"Jövőre tavasszal dolgozom."

Translation:I am working in the spring next year.

October 6, 2016

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"I am working next spring" has the same meaning?


Pretty much, yes. :)


The words for "year", "this year", "last year" are quite different from each other. Is there a reason for this?


It works like "yesterday", "today" and "tomorrow" in relation to "day" in pretty much any European language, just on a larger timescale. (Okay, it's not as impressive in English, but consider German: "gestern", "heute", "morgen", vs. "Tag".) They are tendentially rather old words, so they might have shifted away from their related terms, or they're just short forms of more explicitly day- or year-related words.

Jövőre is probably the easiest to see. Jövő means "future" and is the present participle of jön, "to come". So basically "that what's coming". I'm not sure about the -re ending, though. It might imply that we're "moving (on)to the future".

Idén for "this year" is a bit harder to make out. It derives from idő, meaning "time", but in earlier Hungarian it also meant "year". The -n suffix indicates that we're "on the year", i.e. we're talking about the year we're currently in. The old ide- root here is a form that you can still see in nowadays possessive forms: "az ideje" - "his/her/its time".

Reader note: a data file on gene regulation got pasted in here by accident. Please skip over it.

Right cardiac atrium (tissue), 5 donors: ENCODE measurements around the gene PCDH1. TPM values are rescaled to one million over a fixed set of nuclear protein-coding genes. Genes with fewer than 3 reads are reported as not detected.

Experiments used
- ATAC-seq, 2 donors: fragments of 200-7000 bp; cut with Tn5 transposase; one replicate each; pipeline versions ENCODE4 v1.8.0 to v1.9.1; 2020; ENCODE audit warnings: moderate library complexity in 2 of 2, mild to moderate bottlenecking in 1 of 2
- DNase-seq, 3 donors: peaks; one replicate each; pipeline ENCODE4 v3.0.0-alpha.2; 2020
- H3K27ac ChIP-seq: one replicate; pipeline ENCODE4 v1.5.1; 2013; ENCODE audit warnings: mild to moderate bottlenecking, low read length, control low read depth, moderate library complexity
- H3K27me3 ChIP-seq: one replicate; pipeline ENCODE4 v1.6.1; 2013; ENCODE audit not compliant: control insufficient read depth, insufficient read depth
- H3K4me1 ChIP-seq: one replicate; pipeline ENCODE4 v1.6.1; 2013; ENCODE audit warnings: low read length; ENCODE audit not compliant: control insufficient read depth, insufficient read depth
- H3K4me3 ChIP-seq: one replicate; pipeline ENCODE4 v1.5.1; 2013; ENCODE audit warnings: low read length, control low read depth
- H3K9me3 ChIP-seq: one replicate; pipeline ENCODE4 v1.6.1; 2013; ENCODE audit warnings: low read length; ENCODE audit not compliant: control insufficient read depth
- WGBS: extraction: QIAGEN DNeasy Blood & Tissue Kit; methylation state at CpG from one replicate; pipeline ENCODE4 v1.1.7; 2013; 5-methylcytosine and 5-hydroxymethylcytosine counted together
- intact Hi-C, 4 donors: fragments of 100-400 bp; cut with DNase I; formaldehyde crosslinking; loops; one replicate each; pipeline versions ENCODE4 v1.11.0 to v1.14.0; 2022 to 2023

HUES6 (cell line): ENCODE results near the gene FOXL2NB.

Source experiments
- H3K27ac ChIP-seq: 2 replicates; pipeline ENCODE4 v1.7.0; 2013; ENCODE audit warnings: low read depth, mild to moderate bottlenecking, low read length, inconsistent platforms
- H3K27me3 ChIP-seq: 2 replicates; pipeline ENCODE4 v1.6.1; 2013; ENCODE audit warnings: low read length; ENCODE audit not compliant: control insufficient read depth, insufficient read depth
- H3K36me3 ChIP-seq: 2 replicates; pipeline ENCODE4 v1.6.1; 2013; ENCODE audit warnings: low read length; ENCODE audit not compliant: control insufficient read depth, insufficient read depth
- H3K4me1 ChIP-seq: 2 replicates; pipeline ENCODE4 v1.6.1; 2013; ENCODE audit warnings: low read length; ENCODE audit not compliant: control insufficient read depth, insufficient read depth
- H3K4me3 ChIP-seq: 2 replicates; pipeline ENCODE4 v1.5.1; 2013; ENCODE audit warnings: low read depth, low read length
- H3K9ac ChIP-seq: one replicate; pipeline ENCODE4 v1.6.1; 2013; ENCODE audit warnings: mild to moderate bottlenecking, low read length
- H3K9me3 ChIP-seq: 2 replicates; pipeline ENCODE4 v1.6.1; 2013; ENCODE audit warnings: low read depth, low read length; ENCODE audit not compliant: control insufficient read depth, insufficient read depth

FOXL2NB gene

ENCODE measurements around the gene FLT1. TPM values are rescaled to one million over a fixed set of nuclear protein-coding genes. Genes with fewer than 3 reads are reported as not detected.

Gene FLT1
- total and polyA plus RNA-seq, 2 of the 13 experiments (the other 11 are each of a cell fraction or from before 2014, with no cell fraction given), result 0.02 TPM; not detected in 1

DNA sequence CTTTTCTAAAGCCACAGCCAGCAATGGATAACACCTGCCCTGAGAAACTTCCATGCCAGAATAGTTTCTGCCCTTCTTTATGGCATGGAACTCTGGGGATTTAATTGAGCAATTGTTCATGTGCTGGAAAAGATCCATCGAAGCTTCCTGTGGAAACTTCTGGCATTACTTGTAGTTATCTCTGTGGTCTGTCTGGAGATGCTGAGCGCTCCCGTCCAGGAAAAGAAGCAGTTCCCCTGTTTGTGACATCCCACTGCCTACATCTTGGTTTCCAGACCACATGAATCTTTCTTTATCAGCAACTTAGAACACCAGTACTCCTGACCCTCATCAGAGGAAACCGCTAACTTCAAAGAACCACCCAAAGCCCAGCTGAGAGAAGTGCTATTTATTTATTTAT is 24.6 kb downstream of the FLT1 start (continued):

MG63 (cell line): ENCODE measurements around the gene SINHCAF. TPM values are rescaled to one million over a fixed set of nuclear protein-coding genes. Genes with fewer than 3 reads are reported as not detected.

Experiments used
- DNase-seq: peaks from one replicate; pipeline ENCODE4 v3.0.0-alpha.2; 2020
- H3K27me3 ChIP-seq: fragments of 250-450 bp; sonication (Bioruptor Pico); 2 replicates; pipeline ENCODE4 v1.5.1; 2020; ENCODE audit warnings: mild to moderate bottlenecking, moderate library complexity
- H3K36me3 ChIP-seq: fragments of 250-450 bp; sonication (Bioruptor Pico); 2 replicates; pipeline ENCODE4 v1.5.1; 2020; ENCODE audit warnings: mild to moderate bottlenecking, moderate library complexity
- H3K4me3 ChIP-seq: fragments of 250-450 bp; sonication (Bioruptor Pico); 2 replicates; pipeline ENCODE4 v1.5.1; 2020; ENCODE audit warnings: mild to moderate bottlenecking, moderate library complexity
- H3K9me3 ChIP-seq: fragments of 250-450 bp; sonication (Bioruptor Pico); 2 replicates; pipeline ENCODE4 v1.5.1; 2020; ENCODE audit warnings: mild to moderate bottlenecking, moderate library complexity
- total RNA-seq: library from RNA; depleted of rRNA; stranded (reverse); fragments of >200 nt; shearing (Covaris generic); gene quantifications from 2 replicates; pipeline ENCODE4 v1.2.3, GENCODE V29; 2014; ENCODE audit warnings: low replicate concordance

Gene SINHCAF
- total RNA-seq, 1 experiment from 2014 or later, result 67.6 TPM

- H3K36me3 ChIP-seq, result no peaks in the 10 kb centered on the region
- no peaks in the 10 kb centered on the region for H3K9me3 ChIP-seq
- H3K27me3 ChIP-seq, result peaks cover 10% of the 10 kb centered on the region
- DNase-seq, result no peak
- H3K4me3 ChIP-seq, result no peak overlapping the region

Tavaly likely derives from távol, meaning "far away" or "that which has been removed".


Great explanation! Thanks


Thanks! That was super helpful!


"I am working next year in the spring" is also correct?


It just might. But I think it's more natural to leave out the article before the season: "in spring".


yet for my repsonse it explicitly says "in THE spring" which in fact does sound unnatural to me


I am pretty sure that none of the creators of the course was very firm in English. Instances like that will be weeded out through the beta stage. :)


"in the spring" 222 000 000

"in spring" 96 600 000

So why do actual English speakers say in the spring? It's because they think in terms of which season rather than what season.


*thinking emoji*

Sean, I'm not entirely sure where that difference to my way of thinking is coming from, but while playing around with it I also realise that I'm much more willing to say "in the summer" than "in the spring".

I want to say that the "the" option is preferable when you're talking about the season of a specific year, but I think it's rather just a dialectical difference and either is fine.

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